Before sitting down today to pen this month's column, I didsomething I do multiple times a day. I made a sales presentation.It's funny. I often spend a good bit of time pondering what willappear in this space each month. Sometimes a topic comes to methrough training or reading on a subject. And sometimes I dosomething so stupid that I have to write about it a.) for therapyand b.) to keep you from doing the same thing.

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As I talked to a group of agents this morning I caught myselfmid-sentence, realizing that I was committing a cardinal sin ofselling: Assuming that I was so good—with all the right answers andexperience—that everyone within earshot would immediately buy insimply because, well, I'm just that good. In short, I was employingthe “Have you seen me?” approach.

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You've used it, too. It started when you first got into thebusiness. You went home from the interview and your family inquiredabout how it went.

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“Great,” you said. “I think it's the right move for me.”

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“How much does it pay?” they asked.

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“Stay with me,” you said. “It's a commission thing, but if yousaw the guy who interviewed me… I'm telling you. If he make aliving doing this, we'll be millionaires in six months!”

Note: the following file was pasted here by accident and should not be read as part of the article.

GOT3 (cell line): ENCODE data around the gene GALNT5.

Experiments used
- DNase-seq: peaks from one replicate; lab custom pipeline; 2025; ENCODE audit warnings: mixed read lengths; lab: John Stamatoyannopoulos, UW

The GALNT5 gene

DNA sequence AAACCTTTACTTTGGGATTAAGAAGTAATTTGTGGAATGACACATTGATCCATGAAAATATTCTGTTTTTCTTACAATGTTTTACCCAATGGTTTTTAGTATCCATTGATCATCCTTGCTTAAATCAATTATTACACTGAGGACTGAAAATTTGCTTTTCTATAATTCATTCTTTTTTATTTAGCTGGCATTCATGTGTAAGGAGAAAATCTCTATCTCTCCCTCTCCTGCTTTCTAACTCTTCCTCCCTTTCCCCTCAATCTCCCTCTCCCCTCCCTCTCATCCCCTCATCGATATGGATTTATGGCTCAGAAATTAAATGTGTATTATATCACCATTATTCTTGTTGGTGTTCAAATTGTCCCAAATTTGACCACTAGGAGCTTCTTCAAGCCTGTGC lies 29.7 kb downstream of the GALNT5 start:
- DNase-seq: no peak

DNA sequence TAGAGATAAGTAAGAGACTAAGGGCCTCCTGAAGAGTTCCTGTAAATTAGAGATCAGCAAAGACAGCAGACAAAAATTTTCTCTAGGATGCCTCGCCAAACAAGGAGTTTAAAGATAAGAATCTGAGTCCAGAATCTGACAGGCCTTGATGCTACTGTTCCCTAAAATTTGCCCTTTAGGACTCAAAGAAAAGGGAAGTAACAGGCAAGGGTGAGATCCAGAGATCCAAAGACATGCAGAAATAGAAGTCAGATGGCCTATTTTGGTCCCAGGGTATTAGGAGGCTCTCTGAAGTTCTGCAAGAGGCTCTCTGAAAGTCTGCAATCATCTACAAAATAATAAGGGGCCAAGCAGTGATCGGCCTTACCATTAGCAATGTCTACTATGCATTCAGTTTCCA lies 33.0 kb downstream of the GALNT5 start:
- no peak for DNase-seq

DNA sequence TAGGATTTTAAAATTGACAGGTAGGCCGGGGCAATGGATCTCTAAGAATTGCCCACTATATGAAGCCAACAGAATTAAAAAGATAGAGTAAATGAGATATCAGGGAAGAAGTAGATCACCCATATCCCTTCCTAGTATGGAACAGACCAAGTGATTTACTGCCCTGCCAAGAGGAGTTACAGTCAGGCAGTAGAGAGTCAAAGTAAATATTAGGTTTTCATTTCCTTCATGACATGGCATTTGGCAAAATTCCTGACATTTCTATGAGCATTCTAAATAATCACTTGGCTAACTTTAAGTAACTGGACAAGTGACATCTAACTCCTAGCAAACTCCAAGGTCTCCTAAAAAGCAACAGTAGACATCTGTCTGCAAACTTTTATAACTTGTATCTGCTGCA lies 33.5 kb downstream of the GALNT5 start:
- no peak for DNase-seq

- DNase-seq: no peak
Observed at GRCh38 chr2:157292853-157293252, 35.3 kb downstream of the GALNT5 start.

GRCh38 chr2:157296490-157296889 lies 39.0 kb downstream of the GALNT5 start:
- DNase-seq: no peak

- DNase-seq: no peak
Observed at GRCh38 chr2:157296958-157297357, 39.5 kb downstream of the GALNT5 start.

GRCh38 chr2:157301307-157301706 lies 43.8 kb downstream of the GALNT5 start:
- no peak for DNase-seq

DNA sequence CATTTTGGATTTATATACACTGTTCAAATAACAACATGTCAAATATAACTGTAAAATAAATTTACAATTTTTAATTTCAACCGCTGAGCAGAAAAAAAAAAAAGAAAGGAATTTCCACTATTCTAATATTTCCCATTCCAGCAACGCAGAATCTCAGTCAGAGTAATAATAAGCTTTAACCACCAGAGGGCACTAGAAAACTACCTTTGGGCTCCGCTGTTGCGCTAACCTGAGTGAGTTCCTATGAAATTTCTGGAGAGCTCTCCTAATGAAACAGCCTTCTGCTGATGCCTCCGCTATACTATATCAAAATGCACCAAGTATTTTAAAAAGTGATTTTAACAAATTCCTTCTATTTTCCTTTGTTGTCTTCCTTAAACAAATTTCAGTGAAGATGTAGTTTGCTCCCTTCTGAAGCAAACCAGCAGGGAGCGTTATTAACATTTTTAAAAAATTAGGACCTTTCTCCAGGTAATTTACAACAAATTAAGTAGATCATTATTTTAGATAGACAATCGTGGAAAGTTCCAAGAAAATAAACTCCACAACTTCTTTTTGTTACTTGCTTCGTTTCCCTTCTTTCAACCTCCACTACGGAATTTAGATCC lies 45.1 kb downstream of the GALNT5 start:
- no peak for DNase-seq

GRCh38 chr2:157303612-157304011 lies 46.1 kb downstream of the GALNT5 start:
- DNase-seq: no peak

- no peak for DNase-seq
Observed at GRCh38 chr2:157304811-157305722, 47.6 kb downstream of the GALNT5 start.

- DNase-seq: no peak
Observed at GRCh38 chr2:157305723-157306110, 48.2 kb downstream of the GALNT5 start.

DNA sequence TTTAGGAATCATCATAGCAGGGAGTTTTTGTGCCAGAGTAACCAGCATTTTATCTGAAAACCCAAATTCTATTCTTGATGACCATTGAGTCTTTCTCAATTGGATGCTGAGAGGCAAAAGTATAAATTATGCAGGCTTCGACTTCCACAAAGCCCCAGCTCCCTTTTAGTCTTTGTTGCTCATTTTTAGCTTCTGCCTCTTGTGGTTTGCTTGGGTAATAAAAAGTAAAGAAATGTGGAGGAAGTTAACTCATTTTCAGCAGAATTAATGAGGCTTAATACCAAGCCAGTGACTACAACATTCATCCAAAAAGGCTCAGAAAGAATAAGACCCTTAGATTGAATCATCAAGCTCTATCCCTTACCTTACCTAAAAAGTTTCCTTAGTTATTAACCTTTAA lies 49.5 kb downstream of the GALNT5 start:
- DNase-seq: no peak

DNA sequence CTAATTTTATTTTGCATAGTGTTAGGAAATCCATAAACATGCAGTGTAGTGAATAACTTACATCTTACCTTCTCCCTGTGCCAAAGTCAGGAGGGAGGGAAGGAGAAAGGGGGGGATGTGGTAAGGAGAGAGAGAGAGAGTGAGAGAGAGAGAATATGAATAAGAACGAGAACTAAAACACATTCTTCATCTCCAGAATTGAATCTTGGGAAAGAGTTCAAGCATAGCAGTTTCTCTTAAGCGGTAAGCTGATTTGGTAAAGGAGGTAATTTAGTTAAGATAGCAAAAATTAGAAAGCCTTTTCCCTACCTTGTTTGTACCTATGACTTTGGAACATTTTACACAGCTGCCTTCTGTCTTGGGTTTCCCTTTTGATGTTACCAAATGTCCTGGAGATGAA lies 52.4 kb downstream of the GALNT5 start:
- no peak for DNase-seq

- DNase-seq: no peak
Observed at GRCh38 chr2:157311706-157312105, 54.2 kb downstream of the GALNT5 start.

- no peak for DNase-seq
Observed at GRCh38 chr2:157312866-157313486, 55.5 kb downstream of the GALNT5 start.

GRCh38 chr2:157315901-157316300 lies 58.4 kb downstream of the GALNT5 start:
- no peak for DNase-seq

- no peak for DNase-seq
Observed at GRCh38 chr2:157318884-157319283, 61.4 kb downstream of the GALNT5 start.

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“How you figure?” they asked.

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You smiled broadly and confidently replied, “Have youseen me?”

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And so it began. You learned the business and grew your clientlist by believing—deep down—that of course they would buyfrom you. Only an idiot would go with the competition, right? Andwhen they went with the competition you said, “Well, you can't fixstupid.”

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Don't get me wrong. I think you have to carry a certainconfidence to thrive in our business. You have to believe thatyou've done your homework, you know your stuff and deserve theirbusiness more than the other guy does. You have to.

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But you and I have to be careful. Every presentation should beabout solving problems and helping our prospects determine forthemselves why they should buy from us, not merely telling themthat they should.

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No matter your skills as a communicator or how fancy yourPowerPoint transitions, your prospects will ultimately buy on thesubstance of your message. And your message is not your productsand services. It's that you listen, are responsive and activelypursue solutions to their problems. As long as you're doing that,you can be the second coming of Tommy Boy and you'll make amillion.

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And the guy with the fancy PowerPoint slides? He probably puts aguarantee on his box.

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